Countdown to tax time: Avoid an audit

Countdown-to-tax-time-Avoid-an-audit-blog

For a lot of business owners out there, the word “audit” coming from their accountant is enough to induce heart palpitations.

Even if you know you are thorough with your record-keeping, there’s always a tendency to second guess yourself.

Having an audit doesn’t necessarily mean you have done something wrong; sometimes it’s just the luck of the draw.

To reduce the risk of raising a red flag, here are some tips that you should be aware of to help to avoid that dreaded phone call.

1. Personal transactions

I always recommend to my clients that they keep all personal transactions completely separate from their business transactions.

Even if you are a sole trader, have a separate bank account for personal use and keep your business bank accounts strictly for business. Online accounting software like MYOB Essentials includes time-saving features to help take care of the day-to-day bookwork.

2. Know the benchmarking standards for your industry

Benchmarking is how the ATO keeps tabs on businesses.

Most industries have a set of benchmarks that the ATO matches to businesses. For example, if you are in the restaurant industry, the ATO will know what your Cost of Goods for food or beverage should be sitting at.

It’s all about margins, so if you are in business, it’s a really good idea to have a chat to your accountant and find out what the benchmarking standards are for your industry to make sure you’re in line with what would be expected. Not only does this help avoid an audit, but it makes good business sense to know these things.

3. Report your income and expenses accurately

Report all income!

If you have a lot of cash transactions make sure that you have tight systems in place to ensure cash is reconciled daily.

Don’t be tempted to exclude cash from your reporting. For my clients who have cash businesses, I ask them to bank every cent. It makes it much easier to reconcile in your accounts.

You should also only claim legitimate business expenses. If you are unsure if a purchase is tax deductable, ask your accountant.

A few areas that are closely looked at are Travel, Entertainment and personal use of Motor Vehicles. If you do a lot of travel for business it’s a good idea to keep a travel diary, make sure you are across what can and cannot be claimed for entertainment and don’t forget to keep your log book in order for your motor vehicle usage.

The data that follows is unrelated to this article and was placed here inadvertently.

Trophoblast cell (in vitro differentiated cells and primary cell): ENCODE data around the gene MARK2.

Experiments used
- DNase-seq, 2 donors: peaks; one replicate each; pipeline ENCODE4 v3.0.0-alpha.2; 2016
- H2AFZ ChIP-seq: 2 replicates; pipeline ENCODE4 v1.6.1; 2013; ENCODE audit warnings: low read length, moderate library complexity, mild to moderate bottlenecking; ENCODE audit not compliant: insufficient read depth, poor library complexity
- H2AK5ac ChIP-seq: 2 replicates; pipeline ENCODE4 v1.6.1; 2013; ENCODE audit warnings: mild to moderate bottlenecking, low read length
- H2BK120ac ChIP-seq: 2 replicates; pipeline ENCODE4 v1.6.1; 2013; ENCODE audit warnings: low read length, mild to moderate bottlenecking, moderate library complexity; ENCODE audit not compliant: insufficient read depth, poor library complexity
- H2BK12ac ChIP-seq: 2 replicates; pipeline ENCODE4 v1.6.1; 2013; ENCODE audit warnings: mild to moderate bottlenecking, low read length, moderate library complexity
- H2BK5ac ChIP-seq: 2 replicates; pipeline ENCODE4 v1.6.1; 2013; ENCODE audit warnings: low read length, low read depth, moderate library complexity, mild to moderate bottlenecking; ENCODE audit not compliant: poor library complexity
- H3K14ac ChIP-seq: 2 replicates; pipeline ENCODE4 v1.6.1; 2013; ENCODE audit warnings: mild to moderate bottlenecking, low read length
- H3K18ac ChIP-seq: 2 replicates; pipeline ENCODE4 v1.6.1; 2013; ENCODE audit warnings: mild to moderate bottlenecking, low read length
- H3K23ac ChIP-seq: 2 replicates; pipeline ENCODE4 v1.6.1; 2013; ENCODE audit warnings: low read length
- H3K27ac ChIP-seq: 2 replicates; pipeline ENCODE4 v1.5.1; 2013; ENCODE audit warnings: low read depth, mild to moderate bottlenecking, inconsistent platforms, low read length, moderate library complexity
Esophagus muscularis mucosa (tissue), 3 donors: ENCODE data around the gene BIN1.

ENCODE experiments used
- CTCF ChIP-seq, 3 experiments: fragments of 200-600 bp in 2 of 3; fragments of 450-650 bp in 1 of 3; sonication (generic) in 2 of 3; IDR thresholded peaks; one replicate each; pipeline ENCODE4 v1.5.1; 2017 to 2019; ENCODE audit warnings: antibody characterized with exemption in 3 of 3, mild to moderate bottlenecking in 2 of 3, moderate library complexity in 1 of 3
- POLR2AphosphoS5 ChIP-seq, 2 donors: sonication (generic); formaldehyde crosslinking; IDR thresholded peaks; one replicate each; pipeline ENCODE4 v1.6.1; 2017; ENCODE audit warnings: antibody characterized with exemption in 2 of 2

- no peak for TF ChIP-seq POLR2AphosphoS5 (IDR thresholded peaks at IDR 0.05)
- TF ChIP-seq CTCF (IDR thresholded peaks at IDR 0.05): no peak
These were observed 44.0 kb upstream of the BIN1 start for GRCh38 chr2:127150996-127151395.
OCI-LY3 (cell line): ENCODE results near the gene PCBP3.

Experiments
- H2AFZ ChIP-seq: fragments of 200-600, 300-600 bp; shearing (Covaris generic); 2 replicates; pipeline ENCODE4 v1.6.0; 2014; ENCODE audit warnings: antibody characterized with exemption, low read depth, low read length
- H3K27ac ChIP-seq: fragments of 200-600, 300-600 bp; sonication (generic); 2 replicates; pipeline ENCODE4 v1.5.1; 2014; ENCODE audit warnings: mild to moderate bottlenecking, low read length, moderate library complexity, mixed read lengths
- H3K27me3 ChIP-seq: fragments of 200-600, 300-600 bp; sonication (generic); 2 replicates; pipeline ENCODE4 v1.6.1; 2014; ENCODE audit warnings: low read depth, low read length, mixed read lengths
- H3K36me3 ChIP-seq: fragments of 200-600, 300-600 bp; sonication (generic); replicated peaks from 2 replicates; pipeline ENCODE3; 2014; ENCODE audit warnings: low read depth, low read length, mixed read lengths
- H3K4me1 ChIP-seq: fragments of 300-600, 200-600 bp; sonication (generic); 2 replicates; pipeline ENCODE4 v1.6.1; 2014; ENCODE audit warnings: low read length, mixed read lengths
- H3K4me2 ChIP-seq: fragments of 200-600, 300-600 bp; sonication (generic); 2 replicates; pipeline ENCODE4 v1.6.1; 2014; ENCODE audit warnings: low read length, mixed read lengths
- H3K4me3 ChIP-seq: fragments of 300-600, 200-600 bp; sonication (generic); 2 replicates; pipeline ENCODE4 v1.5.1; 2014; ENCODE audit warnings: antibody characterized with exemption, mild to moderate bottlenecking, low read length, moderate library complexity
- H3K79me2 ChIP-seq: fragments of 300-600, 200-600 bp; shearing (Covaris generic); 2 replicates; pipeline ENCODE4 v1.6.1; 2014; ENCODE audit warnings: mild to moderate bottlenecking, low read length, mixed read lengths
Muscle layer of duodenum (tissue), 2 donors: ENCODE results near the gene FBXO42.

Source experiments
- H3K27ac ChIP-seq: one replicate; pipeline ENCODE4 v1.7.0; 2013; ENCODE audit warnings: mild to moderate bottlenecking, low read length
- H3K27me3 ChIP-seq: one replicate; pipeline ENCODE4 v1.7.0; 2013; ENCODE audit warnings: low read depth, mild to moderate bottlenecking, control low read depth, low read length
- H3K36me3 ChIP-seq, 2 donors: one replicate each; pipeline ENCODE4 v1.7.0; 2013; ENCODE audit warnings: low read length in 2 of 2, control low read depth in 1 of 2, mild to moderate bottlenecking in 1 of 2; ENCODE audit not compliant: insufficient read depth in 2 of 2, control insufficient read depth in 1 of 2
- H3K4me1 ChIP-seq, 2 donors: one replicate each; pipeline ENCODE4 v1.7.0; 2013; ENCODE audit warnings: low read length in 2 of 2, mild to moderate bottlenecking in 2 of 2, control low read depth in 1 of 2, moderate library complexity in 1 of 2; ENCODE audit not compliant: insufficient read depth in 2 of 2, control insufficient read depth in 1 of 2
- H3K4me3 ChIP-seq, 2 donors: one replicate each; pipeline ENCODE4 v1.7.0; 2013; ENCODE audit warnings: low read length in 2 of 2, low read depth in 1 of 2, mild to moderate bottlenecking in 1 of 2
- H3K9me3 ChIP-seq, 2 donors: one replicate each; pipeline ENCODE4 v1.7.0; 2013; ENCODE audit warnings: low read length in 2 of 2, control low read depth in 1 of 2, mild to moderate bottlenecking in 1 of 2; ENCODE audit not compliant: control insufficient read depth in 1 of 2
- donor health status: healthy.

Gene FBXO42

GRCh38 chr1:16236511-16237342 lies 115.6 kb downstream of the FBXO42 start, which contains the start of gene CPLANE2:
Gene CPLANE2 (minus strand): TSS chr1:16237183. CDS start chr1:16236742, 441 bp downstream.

4. Include everything

The ATO data matches with other agencies. If you have excluded things like interest, shares, dividends and capital gains, this could be picked up triggering an audit.

5. Lodge on time

Being a regular late lodger can definitely put you on the ATO’s radar. Staying on top of your bookkeeping on a regular basis makes it easy to lodge your BAS, IAS and tax returns on time.

Make sure that when you do lodge, you are lodging with the correct data to avoid having to make revisions down the track.

In the event that you are to receive an audit, the best thing that you can do is to be organised. When the audit takes place, apart from having accurately reported transactions, the Auditor will want see that you have good record-keeping systems in place, you have been able to provide all the required information and are co-operative with their requests.

 

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  • Evwill

    Is it true that the ato expects the audit to be funded by the the one being audited?
    And it can cost thousands of dollars?
    That’s why my accountant sells audit insurance

    • Stefanie Di Trocchio

      Hi Evert,
      Here’s some more information from the ATO: http://bit.ly/28Uvpju.
      Thanks,
      Editor, The Pulse

  • http://businessadviceandtax.com.au Duncan Smith

    Martine
    Good Article,
    Often I role play with my clients as to how they would handle questions from the ATO
    What record keeping and decision making was made.